“I look at the patient in terms of the 5 Ms of geriatrics: Mind, Mobility, Medications, Multi-complexity, and Matters Most. Does the patient have dementia, cognitive decline, delirium, or depression? Can the patient tell me why he or she is on this medication? Is the patient an active participant in care or is someone else managing it? Age is just a number. Patients have a wide variability in ability. We don’t prejudge, we assess.”
“Can the patient navigate the pharmacy system? Are they having difficulty with refills or medication timing? Our pharmacy can set up automatic refills, home delivery, blister packs, and other services to assist our patients.”
“Another thing I asses for our patient population is herbal supplements. I educate them on the pros and cons of taking supplements and over the counter medications. The patient needs to weigh if they are getting benefit or detriment from them. I go over each one with them, looking for interactions.”
“Finally, polypharmacy has to be addressed. Some patients have been to many doctors over the years or have seen multiple specialties and they can have a lot of medication burden. Having the patient’s care totally within our system, on the same electronic charting system, and doing a medication reconciliation with each visit helps me to drill down to exactly what the patient is taking, what we can toss, and what we can keep. The patient has health goals, that’s what ‘matters most.’ The proper medicine, and nothing extra, is my job with the geriatric patient.”
Danette Flippin, MSW, MSG, also at Santa Clara Valley Medical Center Geriatric Clinic, looks at not just the whole patient, but at the patient’s support system.
“When assessing the new patient I always think in terms of biopsychosocial and spiritual assessment. Starting with the patient, I ask what is this patient’s level of functioning in the world? What are the physical, cognitive, emotional, and psychological abilities that allow this patient to address needs or to cope with challenges? What deficits are preventing healthy coping or access to health care, or engagement with community support?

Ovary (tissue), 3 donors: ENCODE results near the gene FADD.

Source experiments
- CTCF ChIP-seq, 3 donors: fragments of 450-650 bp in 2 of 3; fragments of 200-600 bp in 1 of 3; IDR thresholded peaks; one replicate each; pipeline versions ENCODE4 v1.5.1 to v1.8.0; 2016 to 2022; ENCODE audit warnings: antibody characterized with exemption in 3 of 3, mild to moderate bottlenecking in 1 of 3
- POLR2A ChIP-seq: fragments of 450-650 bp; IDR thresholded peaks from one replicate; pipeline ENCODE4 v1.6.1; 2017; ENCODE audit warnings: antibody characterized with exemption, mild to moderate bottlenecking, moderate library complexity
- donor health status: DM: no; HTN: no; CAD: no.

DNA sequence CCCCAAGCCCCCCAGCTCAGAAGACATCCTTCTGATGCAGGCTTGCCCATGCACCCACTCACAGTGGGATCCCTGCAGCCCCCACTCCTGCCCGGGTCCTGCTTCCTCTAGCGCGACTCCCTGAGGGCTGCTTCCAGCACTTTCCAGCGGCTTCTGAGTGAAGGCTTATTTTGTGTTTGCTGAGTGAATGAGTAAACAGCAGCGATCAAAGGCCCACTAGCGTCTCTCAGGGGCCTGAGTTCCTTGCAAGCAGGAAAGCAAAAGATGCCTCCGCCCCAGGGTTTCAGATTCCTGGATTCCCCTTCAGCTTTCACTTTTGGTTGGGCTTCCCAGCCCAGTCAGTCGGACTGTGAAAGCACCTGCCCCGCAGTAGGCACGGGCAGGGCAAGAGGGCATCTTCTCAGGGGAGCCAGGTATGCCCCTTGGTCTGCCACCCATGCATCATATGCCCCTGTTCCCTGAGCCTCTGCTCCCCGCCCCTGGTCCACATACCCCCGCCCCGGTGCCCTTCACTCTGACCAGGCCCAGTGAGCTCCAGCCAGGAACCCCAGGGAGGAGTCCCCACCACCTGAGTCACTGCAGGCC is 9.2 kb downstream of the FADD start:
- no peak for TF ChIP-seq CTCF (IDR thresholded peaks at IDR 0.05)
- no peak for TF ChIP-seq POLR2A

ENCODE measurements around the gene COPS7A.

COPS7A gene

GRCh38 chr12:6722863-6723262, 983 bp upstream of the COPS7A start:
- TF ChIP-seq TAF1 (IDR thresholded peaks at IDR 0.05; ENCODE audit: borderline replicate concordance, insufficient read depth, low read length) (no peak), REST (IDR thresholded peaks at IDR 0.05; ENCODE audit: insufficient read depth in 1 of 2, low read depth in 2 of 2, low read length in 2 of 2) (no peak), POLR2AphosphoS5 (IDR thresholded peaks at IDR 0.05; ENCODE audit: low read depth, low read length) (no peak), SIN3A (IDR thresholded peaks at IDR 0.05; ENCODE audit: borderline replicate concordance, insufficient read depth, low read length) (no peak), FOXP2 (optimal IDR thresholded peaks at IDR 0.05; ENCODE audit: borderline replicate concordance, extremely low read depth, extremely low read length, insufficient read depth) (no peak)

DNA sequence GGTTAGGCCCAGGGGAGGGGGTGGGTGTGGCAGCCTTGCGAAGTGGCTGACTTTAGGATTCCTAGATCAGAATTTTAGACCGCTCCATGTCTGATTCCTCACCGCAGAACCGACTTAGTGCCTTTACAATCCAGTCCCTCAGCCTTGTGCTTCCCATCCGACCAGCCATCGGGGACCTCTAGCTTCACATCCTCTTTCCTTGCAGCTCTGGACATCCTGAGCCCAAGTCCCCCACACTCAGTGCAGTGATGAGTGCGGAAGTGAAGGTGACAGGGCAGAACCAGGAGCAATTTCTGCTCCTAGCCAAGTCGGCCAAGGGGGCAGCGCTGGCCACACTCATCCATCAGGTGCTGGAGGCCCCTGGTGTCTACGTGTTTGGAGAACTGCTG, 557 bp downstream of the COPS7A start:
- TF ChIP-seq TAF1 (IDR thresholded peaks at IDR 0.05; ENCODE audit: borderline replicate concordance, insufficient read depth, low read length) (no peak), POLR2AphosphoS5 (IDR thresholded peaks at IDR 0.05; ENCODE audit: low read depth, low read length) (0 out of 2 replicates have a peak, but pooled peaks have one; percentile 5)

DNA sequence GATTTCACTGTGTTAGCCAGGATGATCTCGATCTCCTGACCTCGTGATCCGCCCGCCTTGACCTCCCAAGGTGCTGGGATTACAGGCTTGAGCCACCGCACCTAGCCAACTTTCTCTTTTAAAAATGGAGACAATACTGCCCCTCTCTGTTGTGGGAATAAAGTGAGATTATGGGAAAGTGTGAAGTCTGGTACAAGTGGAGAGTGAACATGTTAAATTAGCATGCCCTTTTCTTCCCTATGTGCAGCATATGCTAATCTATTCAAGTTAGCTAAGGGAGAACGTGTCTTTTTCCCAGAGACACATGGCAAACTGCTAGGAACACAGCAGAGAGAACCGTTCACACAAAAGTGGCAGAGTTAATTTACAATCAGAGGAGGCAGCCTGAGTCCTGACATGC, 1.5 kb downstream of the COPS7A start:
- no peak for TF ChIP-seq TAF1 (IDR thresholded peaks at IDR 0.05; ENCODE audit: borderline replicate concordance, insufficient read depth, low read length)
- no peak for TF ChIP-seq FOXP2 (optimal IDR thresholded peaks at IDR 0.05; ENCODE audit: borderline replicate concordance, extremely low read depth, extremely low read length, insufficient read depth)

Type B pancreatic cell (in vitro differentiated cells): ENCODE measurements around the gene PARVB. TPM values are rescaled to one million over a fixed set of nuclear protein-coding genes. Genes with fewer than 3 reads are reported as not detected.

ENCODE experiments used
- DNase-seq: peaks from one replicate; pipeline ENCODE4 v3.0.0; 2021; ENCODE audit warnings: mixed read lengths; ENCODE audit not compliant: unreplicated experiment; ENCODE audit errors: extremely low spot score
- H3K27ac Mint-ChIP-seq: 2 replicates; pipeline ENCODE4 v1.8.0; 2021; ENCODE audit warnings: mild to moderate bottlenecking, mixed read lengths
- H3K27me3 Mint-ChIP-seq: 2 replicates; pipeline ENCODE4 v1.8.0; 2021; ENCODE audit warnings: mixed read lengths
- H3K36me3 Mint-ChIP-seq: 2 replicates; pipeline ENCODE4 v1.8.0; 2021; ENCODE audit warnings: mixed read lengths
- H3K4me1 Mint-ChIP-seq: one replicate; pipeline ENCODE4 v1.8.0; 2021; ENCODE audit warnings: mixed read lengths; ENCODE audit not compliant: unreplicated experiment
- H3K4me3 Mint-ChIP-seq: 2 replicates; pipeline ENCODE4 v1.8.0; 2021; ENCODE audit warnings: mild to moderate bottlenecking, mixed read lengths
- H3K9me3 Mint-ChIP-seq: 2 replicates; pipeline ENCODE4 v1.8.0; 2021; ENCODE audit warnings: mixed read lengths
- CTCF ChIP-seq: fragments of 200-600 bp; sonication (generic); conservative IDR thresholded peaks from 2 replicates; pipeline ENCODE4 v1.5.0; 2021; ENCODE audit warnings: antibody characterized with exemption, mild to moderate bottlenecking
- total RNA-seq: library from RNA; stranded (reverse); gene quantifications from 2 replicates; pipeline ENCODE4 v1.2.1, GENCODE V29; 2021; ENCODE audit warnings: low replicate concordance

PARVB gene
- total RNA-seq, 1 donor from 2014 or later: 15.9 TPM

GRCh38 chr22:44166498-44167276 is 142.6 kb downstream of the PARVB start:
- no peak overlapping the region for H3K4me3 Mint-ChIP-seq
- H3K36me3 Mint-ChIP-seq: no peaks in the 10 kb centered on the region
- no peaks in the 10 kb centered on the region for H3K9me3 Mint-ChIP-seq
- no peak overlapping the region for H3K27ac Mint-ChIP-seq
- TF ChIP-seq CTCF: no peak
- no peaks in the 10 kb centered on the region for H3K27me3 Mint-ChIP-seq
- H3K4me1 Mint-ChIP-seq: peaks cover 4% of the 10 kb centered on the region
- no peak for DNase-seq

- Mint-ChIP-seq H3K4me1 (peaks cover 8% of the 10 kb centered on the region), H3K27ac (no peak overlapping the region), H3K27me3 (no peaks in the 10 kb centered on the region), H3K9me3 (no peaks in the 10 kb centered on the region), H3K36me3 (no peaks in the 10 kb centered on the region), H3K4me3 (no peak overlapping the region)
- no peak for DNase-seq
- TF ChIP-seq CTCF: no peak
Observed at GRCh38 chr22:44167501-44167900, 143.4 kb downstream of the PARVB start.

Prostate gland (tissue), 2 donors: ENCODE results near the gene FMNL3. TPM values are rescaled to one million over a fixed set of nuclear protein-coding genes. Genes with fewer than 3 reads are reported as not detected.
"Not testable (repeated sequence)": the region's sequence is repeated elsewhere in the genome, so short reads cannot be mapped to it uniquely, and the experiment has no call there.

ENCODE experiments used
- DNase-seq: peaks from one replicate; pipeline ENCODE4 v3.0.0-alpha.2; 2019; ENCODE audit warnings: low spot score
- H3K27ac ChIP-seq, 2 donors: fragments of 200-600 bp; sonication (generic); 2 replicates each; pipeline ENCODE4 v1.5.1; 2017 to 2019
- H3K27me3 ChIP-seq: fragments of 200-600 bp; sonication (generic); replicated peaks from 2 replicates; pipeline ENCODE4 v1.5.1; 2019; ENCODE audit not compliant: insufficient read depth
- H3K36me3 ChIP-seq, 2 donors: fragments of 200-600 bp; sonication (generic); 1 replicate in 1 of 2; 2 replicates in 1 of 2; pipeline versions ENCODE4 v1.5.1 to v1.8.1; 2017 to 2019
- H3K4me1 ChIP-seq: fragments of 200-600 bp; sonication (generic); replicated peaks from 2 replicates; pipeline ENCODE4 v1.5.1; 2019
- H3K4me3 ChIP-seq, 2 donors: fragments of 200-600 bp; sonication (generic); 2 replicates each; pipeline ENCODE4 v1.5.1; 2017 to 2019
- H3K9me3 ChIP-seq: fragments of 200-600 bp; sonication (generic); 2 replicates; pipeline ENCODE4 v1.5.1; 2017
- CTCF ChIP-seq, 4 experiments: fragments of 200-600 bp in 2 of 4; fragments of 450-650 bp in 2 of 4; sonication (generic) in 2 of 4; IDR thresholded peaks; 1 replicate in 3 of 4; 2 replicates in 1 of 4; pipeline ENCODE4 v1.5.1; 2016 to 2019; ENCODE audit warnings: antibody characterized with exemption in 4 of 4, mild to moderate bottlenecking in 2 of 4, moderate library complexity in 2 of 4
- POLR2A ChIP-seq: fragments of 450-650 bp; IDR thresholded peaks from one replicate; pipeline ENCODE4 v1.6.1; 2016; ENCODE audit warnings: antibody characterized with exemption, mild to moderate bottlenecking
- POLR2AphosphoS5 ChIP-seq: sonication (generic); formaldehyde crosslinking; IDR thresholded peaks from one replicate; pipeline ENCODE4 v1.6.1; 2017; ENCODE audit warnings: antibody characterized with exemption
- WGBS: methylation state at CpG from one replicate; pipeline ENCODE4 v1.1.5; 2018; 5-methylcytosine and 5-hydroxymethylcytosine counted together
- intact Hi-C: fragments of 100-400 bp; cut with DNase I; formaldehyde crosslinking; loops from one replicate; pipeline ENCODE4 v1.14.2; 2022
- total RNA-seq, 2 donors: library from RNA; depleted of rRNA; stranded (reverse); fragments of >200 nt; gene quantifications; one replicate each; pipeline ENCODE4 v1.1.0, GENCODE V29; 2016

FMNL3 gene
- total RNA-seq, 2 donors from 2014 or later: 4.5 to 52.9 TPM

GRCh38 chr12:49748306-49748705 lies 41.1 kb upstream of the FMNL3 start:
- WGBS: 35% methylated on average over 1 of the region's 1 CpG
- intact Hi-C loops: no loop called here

“Simultaneously, as a medical social worker, I am looking at the patient’s environment and support systems such as family, friends, social/senior networks, church communities, etc. What is important to this person as they navigate the later stages of their life cycle, place meaning and address the existential questions and factors in their lives?
“When we look at an older adult, we are assessing the well-being of the caregiver as well. The patient and family centered approach is key to assessing, identifying problems, and integrating helpful, successful interventions. When all the information is in place I form a plan on how best to serve this person, not this person’s diseases.”
As we each progress through the stages of life, it’s good to know there are resources available. Not every elder patient needs the services of a geriatric specialty clinic, but the ones that do definitely get value. Don’t forget to evaluate your geriatric patients for specialized care.
Leopold Linton faulted the omelet he ate during a flight five years ago to Jamaica, his country of origin. He was sick to his stomach by the time he arrived at the airport in Black River on a Tuesday. By Friday, he was admitted to the hospital, where a doctor informed him he had full-blown AIDS.
While shocking, the news actually solved the mystery of why his health had deteriorated so rapidly during the previous year. He’d felt weak, lost weight, and soaked his bed sheets at night with sweat. He rarely saw his doctor, so he surmised his diabetes was out of control. His trip back home, in fact, was prompted by a gut feeling he was dying, although he didn’t know why. “I might as well spend my last days where it’s warm,” he remembers thinking.
Linton started antiretroviral therapy in Jamaica, allowing him to return in 2010 to the Washington DC region, his home for the past 40 years. He is now happily receiving care at Whitman-Walker Health, DC’s preeminent health care provider for low-income people with HIV/AIDS.
At 68, Linton received his AIDS diagnosis as a senior citizen. He joins the growing ranks of people over 50 grappling with HIV/AIDS—a population that includes long-term survivors, the newly diagnosed, and the newly infected. Thanks to groundbreaking antiretroviral drugs developed in the mid-1990’s, HIV has gone from being a death sentence to a lifelong, chronic illness like diabetes, where treatment adherence can prolong life expectancy. The CDC estimates that by 2015, 50% of people with HIV in the United States will be in this age group, presenting unique challenges and opportunities for nurses.
Nurses: Front and Center
As HIV shifts from being a fatal illness to a manageable one, experts say HIV care will become a routine element of primary health care. Nurses will be on the front lines in the expanded effort to test seniors, educate them about risk factors, and motivate them to stay in treatment if they test positive.